Would Marxism be able explain the Boxer Rebellion? In his book, Revolution and Counter-Revolution in China, Manabendra Nath Roy, an Indian Comintern agent in China concluded the Taiping Revolt to be the first phase of a Marxist bourgeois democratic revolution and the second stage was none other than the Boxer rebellion (cited in Fairbank 1949: 279). Fairbank argues that this endeavor to apply Marxist patterns dogmatically into Chinese society is baseless without a more concrete study of Chinese social and cultural aspects (1949: 282). A superficial application of Marxist theories into the Chinese revolutionary framework imposes Western “class structure” and a multitude of social and economical factors which would have existed very differently in Chinese society than. Ultimately, a true Marxist revolution is an economical revolution and not a social revolution. Therefore, the Boxer rebellion would not be considered a genuine “revolution” if we chose to view it under a strict Marxist approach.
However, if we are to accept Chalmers Johnson’s definition of a revolution which he identifies four key factors; “social changes, successful or unsuccessful, involving violence and concerning the principles of distributive justice prevailing in society”, the Boxer rebellion would perfectly fit in this paradigm as a “revolution” (cited in Freeman 1972: 345). Social change was apparent during the prelude of the Boxer rebellion in 1898 as China as a whole was under a constant onslaught of social upheavals such as the Opium Wars, the Taiping rebellion and the Sino-Japanese War (Manning 1910: 849). The succession of turmoils brought about much stress and humiliation towards the Chinese peasantry population as at the end of the day, the brunt of the burden will be laid on the peasants in terms of the availability of sustenance. The success or failure of a movement is not regarded as crucial within Chalmers’s framework. Even though the imperial Chinese forces were defeated at the Siege of Legations, the movement still qualifies as a “revolution”. Violence was transparent with the mass killings of Christians and foreigners wherever the Boxers went. Justice is believed to have been delivered by ridding the country of the evils that were exploiting and humiliating Chinese society. Under Chalmer’s theory, the Boxer rebellion would indeed be considered a “revolution”.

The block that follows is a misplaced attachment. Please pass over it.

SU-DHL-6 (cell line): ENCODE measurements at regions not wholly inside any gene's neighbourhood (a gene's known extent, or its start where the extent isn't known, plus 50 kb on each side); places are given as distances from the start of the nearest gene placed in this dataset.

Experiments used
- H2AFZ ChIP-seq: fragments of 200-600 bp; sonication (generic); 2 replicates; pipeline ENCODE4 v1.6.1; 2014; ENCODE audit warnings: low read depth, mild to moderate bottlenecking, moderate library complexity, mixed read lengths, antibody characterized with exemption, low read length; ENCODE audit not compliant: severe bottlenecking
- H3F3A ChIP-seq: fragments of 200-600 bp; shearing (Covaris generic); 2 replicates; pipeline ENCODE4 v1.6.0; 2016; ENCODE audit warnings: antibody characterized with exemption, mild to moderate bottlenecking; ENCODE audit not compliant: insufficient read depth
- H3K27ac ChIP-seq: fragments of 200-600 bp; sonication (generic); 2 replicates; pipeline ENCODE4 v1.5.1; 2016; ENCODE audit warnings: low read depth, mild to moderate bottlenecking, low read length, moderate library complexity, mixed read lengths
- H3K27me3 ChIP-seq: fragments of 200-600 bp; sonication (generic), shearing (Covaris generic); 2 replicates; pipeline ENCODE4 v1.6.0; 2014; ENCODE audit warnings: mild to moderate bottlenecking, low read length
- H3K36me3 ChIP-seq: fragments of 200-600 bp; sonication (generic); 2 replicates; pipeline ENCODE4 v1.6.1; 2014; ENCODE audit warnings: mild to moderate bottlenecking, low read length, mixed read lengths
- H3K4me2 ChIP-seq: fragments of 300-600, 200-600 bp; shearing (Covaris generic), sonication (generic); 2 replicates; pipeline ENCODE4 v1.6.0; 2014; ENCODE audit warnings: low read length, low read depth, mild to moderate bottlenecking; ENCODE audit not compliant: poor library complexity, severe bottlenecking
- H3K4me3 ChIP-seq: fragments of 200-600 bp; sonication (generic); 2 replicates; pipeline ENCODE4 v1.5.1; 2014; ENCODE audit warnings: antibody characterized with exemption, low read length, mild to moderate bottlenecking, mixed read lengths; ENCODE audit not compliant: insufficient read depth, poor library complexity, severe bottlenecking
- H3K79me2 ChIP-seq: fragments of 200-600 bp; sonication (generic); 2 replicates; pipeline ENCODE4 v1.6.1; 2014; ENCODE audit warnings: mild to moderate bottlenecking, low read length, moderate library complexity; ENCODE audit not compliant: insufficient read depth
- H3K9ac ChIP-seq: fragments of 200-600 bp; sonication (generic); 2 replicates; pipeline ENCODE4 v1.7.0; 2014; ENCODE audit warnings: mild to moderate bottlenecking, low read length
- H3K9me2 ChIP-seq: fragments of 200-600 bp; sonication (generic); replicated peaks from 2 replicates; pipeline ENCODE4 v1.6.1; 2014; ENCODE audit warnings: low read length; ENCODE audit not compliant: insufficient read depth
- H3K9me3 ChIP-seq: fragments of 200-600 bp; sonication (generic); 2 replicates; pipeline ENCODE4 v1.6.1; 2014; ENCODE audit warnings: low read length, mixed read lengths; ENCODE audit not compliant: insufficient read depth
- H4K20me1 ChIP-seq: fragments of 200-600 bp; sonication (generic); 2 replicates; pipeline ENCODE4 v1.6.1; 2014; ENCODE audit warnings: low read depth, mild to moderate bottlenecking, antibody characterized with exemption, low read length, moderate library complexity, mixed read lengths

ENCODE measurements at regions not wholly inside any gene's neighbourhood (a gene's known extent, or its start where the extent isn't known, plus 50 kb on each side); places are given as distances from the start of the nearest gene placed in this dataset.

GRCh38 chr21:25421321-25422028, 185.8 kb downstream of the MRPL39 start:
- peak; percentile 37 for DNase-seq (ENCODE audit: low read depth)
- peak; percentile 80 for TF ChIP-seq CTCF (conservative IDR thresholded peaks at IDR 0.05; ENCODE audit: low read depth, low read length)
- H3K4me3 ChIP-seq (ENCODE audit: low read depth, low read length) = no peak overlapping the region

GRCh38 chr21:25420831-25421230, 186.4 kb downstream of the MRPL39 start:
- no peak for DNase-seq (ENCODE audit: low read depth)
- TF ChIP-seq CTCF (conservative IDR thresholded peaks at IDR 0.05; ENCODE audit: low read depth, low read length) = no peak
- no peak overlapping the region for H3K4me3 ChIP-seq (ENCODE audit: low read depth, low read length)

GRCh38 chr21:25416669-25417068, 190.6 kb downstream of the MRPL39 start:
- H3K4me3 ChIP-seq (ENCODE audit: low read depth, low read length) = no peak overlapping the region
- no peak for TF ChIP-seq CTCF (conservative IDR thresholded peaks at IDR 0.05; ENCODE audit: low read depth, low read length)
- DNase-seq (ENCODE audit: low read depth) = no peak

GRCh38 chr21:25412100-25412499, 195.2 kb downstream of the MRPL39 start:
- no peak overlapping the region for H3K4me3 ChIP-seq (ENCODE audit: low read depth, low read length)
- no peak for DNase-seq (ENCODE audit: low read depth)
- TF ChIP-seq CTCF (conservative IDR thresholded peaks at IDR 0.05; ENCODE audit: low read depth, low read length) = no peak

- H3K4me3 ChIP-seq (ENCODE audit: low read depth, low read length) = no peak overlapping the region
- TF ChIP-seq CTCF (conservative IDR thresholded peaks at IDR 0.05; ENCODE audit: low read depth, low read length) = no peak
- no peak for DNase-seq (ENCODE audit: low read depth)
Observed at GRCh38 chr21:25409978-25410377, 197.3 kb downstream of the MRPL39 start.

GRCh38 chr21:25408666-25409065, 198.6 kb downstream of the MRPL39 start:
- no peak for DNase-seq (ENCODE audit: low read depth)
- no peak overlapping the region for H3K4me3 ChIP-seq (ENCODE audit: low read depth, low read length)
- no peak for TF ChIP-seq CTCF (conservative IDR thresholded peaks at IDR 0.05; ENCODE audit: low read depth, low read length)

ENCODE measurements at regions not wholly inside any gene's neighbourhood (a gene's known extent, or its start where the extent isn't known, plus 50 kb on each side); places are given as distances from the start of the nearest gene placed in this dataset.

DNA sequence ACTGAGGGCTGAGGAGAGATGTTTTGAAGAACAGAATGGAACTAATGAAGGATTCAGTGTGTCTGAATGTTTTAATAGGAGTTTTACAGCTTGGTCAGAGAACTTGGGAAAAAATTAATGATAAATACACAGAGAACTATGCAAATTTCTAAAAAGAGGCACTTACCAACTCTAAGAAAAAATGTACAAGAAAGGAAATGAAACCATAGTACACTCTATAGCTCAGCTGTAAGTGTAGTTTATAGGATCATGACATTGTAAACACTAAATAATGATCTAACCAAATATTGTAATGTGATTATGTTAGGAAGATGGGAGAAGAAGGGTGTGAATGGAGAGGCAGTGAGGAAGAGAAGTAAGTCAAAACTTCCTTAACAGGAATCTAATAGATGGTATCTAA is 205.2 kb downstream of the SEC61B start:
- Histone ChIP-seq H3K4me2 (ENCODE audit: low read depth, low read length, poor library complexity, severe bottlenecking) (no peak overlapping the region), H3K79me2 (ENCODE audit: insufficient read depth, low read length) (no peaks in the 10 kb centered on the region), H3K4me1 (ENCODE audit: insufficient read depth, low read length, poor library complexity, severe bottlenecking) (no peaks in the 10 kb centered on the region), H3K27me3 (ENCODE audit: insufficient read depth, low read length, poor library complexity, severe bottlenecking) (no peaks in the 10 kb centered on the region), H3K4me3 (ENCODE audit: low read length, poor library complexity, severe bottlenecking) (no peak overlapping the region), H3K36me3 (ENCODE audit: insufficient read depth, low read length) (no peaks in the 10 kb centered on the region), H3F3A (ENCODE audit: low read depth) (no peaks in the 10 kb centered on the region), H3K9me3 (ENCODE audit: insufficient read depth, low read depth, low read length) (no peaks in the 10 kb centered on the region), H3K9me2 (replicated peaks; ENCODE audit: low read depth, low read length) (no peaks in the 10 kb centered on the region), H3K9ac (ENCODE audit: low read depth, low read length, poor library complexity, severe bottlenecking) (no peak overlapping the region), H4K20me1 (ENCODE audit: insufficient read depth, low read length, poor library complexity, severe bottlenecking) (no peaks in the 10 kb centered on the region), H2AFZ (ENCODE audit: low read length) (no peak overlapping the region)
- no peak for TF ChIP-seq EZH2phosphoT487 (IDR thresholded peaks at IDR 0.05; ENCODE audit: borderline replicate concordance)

Have the objectives of the movement been met? Is this event considered a failed revolution? In order to answer this question, we firstly have to understand the objectives of the Boxer rebellion. Surprisingly, scholarship offers little understanding to the demands of the Boxers, other than the obvious xenophobia towards foreigners and Christians, and the desire to expel them from the country. In this regard, the rebellion has failed as the outcome was further humiliation to China though the signing of the Boxer Protocol on 7th September 1901 and increased foreign military presence on Chinese soil (Manning 1910: 860-861). However, what success the movement achieved whether unintentionally or intentionally are twofold. Firstly, is to force foreign powers to think twice before they dwell to further divide up China amongst themselves, as it might induce further revolts on their hands if they continue to do so. Secondly, the “failure” of the Boxer rebellion would spark further hatred towards the foreign powers generated from the shame of the Boxer Protocol, which would in turn give strength to the next revolt.